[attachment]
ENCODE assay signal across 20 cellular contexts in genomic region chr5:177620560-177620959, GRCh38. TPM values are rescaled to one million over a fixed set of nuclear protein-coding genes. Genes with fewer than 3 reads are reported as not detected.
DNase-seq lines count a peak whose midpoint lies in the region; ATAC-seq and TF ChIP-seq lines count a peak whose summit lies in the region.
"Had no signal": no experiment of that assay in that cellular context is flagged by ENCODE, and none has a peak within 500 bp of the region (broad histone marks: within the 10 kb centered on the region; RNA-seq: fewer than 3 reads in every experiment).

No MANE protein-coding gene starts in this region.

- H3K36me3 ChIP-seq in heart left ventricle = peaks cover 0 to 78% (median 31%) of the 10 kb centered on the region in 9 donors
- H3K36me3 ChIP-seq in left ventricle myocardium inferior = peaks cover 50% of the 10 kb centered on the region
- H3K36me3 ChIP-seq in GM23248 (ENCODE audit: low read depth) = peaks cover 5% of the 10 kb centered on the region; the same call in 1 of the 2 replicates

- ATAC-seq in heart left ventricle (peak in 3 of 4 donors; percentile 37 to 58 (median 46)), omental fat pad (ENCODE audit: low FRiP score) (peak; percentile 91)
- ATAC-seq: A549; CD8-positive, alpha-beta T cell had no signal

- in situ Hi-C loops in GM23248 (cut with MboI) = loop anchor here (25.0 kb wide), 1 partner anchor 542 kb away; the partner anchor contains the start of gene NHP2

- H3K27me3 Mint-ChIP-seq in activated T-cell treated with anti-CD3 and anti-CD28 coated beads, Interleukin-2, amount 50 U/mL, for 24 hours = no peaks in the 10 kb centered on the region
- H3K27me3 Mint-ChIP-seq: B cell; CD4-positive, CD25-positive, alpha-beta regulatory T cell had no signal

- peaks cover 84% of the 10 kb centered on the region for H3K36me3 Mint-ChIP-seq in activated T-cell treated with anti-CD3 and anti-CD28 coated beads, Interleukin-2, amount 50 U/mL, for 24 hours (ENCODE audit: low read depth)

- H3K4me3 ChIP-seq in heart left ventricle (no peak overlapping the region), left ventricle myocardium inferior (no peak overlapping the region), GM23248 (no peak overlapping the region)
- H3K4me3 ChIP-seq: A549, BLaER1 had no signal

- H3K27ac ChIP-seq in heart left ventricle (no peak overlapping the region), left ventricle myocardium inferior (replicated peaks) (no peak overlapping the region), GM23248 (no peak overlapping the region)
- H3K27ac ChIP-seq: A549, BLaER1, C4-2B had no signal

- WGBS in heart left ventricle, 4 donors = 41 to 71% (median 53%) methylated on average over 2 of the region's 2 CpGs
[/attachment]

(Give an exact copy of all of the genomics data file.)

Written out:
ENCODE assay signal across 20 cellular contexts in genomic region chr5:177620560-177620959, GRCh38. TPM values are rescaled to one million over a fixed set of nuclear protein-coding genes. Genes with fewer than 3 reads are reported as not detected.
DNase-seq lines count a peak whose midpoint lies in the region; ATAC-seq and TF ChIP-seq lines count a peak whose summit lies in the region.
"Had no signal": no experiment of that assay in that cellular context is flagged by ENCODE, and none has a peak within 500 bp of the region (broad histone marks: within the 10 kb centered on the region; RNA-seq: fewer than 3 reads in every experiment).

No MANE protein-coding gene starts in this region.

- H3K36me3 ChIP-seq in heart left ventricle = peaks cover 0 to 78% (median 31%) of the 10 kb centered on the region in 9 donors
- H3K36me3 ChIP-seq in left ventricle myocardium inferior = peaks cover 50% of the 10 kb centered on the region
- H3K36me3 ChIP-seq in GM23248 (ENCODE audit: low read depth) = peaks cover 5% of the 10 kb centered on the region; the same call in 1 of the 2 replicates

- ATAC-seq in heart left ventricle (peak in 3 of 4 donors; percentile 37 to 58 (median 46)), omental fat pad (ENCODE audit: low FRiP score) (peak; percentile 91)
- ATAC-seq: A549; CD8-positive, alpha-beta T cell had no signal

- in situ Hi-C loops in GM23248 (cut with MboI) = loop anchor here (25.0 kb wide), 1 partner anchor 542 kb away; the partner anchor contains the start of gene NHP2

- H3K27me3 Mint-ChIP-seq in activated T-cell treated with anti-CD3 and anti-CD28 coated beads, Interleukin-2, amount 50 U/mL, for 24 hours = no peaks in the 10 kb centered on the region
- H3K27me3 Mint-ChIP-seq: B cell; CD4-positive, CD25-positive, alpha-beta regulatory T cell had no signal

- peaks cover 84% of the 10 kb centered on the region for H3K36me3 Mint-ChIP-seq in activated T-cell treated with anti-CD3 and anti-CD28 coated beads, Interleukin-2, amount 50 U/mL, for 24 hours (ENCODE audit: low read depth)

- H3K4me3 ChIP-seq in heart left ventricle (no peak overlapping the region), left ventricle myocardium inferior (no peak overlapping the region), GM23248 (no peak overlapping the region)
- H3K4me3 ChIP-seq: A549, BLaER1 had no signal

- H3K27ac ChIP-seq in heart left ventricle (no peak overlapping the region), left ventricle myocardium inferior (replicated peaks) (no peak overlapping the region), GM23248 (no peak overlapping the region)
- H3K27ac ChIP-seq: A549, BLaER1, C4-2B had no signal

- WGBS in heart left ventricle, 4 donors = 41 to 71% (median 53%) methylated on average over 2 of the region's 2 CpGs